As the admissions office begins to recruit the class of 2014 this fall, it will be working within the confines of a significantly smaller budget.
Following a University-wide 7.5 percent cut to department budgets, Yale’s Admissions Office has “trimmed” its travel for conferences and recruitment events and cut down on the volume of publications printed, Dean of Admissions Jeff Brenzel said this week. The office will not make any cuts to the total number of admissions officers, he said, adding that measures being taken are in line with admissions budget cutbacks at Yale’s peer schools.
“I feel strongly that we took a ‘creative’ approach,” Brenzel said of his office’s reduction strategy. “We tried not to have cost-cutting as the focus … The question was: Where can we get maximum leverage on the time we devote to outreach?”
Brenzel declined to give specifics about the degree to which officer travel has been cut and the ways in which Yale has adjusted its travel schedule. Brenzel said Yale’s new travel strategy — which will “target” certain audiences more forcefully than in the past — is an improvement on past practice, noting that the office went through several weeks of planning and a full-day retreat in order to put it together.
In the spring, Yale’s peer schools like Harvard University, the Massachusetts Institute of Technology and Dartmouth College all announced major reductions in travel, reaching decreases as high as 50 percent compared to last year.
Harvard Director of Admissions Marlyn McGrath said in the spring that her office would redesign its Web site and will focus more heavily on using the Internet as an outreach tool. Brenzel, for his part, said Yale has devoted “a lot of attention” to enhancing the office’s Web presence.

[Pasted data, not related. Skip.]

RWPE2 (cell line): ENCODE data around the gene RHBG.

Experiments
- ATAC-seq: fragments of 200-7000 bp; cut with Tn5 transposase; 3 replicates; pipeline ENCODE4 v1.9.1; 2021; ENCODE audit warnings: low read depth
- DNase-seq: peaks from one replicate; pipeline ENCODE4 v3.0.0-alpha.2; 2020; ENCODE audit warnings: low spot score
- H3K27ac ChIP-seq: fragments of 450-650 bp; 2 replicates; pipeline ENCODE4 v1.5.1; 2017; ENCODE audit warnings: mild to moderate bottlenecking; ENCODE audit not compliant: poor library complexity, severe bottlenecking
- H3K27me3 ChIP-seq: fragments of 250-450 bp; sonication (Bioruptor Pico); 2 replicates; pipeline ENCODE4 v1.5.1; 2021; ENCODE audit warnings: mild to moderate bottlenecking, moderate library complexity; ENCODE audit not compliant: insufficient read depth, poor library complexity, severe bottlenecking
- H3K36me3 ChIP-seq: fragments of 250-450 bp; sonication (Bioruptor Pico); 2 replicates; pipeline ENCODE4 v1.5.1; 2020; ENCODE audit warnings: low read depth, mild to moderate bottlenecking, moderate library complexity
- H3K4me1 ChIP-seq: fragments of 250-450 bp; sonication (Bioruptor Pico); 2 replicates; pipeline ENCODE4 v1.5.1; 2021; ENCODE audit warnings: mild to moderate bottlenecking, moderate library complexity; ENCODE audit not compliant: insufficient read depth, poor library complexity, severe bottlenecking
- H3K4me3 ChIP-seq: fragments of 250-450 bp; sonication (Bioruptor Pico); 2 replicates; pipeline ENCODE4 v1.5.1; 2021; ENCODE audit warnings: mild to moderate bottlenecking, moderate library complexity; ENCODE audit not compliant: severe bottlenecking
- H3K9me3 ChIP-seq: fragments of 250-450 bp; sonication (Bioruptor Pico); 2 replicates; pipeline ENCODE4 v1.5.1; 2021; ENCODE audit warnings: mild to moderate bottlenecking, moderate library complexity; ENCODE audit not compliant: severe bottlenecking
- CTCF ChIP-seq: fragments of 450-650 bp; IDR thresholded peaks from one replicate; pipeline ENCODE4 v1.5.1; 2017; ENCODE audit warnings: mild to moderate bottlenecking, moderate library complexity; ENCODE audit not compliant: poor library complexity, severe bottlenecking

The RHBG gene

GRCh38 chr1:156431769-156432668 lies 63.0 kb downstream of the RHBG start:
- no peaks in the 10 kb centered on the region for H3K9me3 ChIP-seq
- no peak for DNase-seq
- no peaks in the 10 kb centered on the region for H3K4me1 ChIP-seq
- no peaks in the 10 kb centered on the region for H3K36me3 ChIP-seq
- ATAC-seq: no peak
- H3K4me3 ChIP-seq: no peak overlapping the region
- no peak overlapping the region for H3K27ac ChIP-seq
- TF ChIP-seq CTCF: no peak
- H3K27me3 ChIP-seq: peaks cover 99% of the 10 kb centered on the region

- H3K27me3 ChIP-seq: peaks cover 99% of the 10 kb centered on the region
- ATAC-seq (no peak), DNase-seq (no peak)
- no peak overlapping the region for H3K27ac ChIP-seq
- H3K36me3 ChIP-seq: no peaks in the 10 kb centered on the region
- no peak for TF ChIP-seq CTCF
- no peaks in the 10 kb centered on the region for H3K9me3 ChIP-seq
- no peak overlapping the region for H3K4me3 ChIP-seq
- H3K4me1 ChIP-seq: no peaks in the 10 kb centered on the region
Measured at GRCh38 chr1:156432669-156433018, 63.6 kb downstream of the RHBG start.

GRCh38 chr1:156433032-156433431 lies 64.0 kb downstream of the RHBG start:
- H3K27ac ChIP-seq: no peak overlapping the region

While a half-dozen college counselors interviewed Tuesday said they will miss having college representatives at their schools, they agreed that high school visits are not an essential part of the admissions process. The counselors added that they have seen relatively little or no change in the number of college visits scheduled for this year.
Yale will send a representative to the Thomas Jefferson High School for Science and Technology, a public magnet school in Alexandria, Va., said Laurie Kobick, director of the college and career center at that school. Still, she said, a few other top schools have decided not to visit. Kobick said that might put those schools at a disadvantage as they vie to attract Thomas Jefferson’s talented science students.
Mary Anne Modzelewski, director of college counseling at Sandia Preparatory School in New Mexico, agreed that students benefit from the personal interaction afforded by high school visits.
“It is important for students to have contacts and that they make contacts,” she said. “It makes the experience more personalized and allows the student to see that [Yale] is not just this big fancy school out East. There’s a person behind the desk who might be looking at their application. It makes it more real.”
Still, the mission behind admissions visits has changed in recent years, said Tom Walsh, director of college guidance at the private Roxbury Latin School in Boston.
“Visits are a vestige of another era,” he said. “With the Web, with students visiting colleges and being more attune, I’m not finding too many kids coming to that many visits.”
The Admissions Office will also save money by reducing the volume of publications it distributes, as well as by sending its printing orders once every two years, rather than every year, Brenzel said.